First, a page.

Cheney in defiant floor speech: Trump on 'crusade to undermine our democracy'

Rep. Liz CheneyElizabeth (Liz) Lynn CheneyCheney rips Arizona election audit: 'It is an effort to subvert democracy' House Democrats to Schumer: Vote again on Jan. 6 probe Cheney compares Trump claims to Chinese Communist Party: 'It's very dangerous' MORE (R-Wyo.) warned in a fiery floor speech on the eve of her expected ouster from House GOP leadership that the decision by many in her party to enable former President TrumpDonald TrumpEx-DOJ official Rosenstein says he was not aware of subpoena targeting Democrats: report Ex-Biden adviser says Birx told him she hoped election turned out 'a certain way' Cheney rips Arizona election audit: 'It is an effort to subvert democracy' MORE's falsehoods about his election loss risked undermining American democracy.

Cheney, who currently serves as chair of the House Republican Conference, made clear in her Tuesday night floor speech that she isn't backing down against the former president, despite the expected cost to her political ambitions in the House.

“Every one of us who has sworn the oath must act to prevent the unraveling of our democracy. This is not about policy. This is not about partisanship. This is about our duty as Americans," Cheney said.


"Remaining silent and ignoring the lie emboldens the liar," Cheney continued. "I will not participate in that. I will not sit back and watch in silence while others lead our party down a path that abandons the rule of law, and joins the former president's crusade to undermine our democracy."

Cheney warned that the U.S. faces an unprecedented threat to its democratic process with Trump continuing to claim that President BidenJoe BidenEx-Biden adviser says Birx told him she hoped election turned out 'a certain way' Cheney rips Arizona election audit: 'It is an effort to subvert democracy' News leaders deal with the post-Trump era MORE was not legitimately elected.

She further warned that Trump's actions threatened more violence like the Jan. 6 insurrection, when a mob of Trump supporters broke into the Capitol to try to stop Congress from certifying Biden's Electoral College win.

"Today, we face a threat America has never seen before. A former president who provoked a violent attack on this Capitol in an effort to steal the election has resumed his aggressive effort to convince Americans that the election was stolen from him," Cheney said. "He risks inciting further violence."

House Republicans are expected to meet behind closed doors on Wednesday morning and vote to remove Cheney from her role as the GOP conference chair, the third-ranking position in their leadership.


Republicans are coalescing behind Rep. Elise StefanikElise Marie StefanikRecovering America through the lens of wildlife Former Trump aide eyeing New Hampshire congressional bid GOP's attacks on Fauci at center of pandemic message MORE (R-N.Y.) to replace Cheney, despite the New York Republican's moderate voting record for much of her tenure in the House.

Stefanik became a top Trump defender during his first impeachment proceedings in 2019 and has promoted his false claims of election fraud.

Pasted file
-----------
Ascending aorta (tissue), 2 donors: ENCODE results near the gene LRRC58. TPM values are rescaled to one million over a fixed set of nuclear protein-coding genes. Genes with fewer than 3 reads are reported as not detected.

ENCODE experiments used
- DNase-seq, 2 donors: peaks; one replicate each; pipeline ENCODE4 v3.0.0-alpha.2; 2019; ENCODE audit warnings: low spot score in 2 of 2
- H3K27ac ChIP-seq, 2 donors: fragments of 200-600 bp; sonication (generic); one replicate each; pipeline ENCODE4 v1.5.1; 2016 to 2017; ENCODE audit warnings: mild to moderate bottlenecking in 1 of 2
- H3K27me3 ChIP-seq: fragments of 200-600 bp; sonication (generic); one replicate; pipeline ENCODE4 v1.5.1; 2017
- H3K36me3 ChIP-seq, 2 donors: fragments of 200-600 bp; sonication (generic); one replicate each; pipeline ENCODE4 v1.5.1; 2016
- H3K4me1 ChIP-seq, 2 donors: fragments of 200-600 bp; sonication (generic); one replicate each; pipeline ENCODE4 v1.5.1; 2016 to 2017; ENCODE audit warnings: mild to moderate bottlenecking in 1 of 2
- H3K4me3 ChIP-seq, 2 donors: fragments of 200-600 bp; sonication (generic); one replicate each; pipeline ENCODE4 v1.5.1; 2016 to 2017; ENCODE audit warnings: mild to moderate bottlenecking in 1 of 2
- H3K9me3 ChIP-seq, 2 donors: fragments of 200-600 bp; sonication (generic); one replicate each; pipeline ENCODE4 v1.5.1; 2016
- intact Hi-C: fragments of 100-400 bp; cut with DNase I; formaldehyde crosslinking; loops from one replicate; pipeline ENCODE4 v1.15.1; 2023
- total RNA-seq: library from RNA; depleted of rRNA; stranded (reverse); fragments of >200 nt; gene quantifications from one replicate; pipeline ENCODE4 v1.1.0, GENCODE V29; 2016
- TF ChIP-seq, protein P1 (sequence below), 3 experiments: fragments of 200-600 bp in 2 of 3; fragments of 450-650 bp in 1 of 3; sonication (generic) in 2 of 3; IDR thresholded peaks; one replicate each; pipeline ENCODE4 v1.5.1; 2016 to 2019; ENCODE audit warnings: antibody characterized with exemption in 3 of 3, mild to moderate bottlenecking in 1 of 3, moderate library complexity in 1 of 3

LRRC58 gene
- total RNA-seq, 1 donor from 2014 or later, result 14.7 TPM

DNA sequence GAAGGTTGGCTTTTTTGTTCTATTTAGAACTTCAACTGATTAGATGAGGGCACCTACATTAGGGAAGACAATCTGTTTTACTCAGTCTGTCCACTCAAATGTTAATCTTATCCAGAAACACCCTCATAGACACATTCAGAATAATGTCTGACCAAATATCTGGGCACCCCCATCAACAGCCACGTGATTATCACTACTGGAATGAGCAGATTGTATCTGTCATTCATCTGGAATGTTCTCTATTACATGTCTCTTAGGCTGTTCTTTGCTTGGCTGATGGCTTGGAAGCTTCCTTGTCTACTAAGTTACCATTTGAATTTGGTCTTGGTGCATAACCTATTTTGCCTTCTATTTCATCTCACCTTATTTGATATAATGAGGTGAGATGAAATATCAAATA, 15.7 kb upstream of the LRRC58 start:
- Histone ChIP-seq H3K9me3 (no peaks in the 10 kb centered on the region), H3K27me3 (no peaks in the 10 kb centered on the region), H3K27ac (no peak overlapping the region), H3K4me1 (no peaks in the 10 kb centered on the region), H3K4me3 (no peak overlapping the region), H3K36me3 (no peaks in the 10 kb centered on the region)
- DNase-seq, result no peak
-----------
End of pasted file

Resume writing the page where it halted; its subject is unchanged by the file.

Many Republicans, including Minority Leader Kevin McCarthyKevin McCarthyPelosi, leaders seek to squelch Omar controversy with rare joint statement Omar: I wasn't equating terrorist organizations with democratic countries Schumer bemoans number of Republicans who believe Trump will be reinstated: 'A glaring warning' MORE (R-Calif.) and Minority Whip Steve ScaliseStephen (Steve) Joseph ScaliseWisconsin state lawmaker compares museum mask policy to Nazi Party Overnight Health Care: Public option plan left out of Biden budget proposal | House Republicans demand congressional probe into COVID-19 origin | Half the total US population have received at least one vaccine dose House Republicans demand congressional probe into COVID-19 origin MORE (R-La.), have grown frustrated with Cheney continuing to publicly push back on Trump's false election claims after she was one of the 10 Republicans who voted to impeach the former president for inciting the Jan. 6 riot.

McCarthy wrote in a letter to Republicans this week ahead of Wednesday's vote that "each day spent relitigating the past is one day less we have to seize the future."

“All members are elected to represent their constituents as they see fit," McCarthy wrote. "But our leadership team cannot afford to be distracted from the important work we were elected to do and the shared goals we hope to achieve. The stakes are too high to come up short. I trust you agree.”


Moments before Cheney rose to speak on Tuesday night, a group of House Republicans were delivering a series of speeches about "cancel culture," lamenting what they see as an attack on the constitutional freedom of speech.

"My fellow Americans, we're all in this together. We're in this together. We can't cancel each other. We can't move people out the public square because we find their ideas even vile or distasteful. I may not like what you have to say. We may disagree on votes on this very floor. But the one thing I will always respect, the one thing I will always defend, is your ability to say and your ability to vote that way," said Rep. Byron Donalds (R-Fla.).

Rep. Ken BuckKenneth (Ken) Robert BuckHouse unveils antitrust package to rein in tech giants Roy introduces bill blocking Chinese Communist Party members from buying US land Conservative group pressuring lawmakers with financial ties to tech giants MORE (R-Colo.) then yielded time to Cheney.

"I know the topic is cancel culture. I have some thoughts about that," Cheney said as she began her speech. "But tonight, I rise to discuss freedom and our constitutional duty to protect it."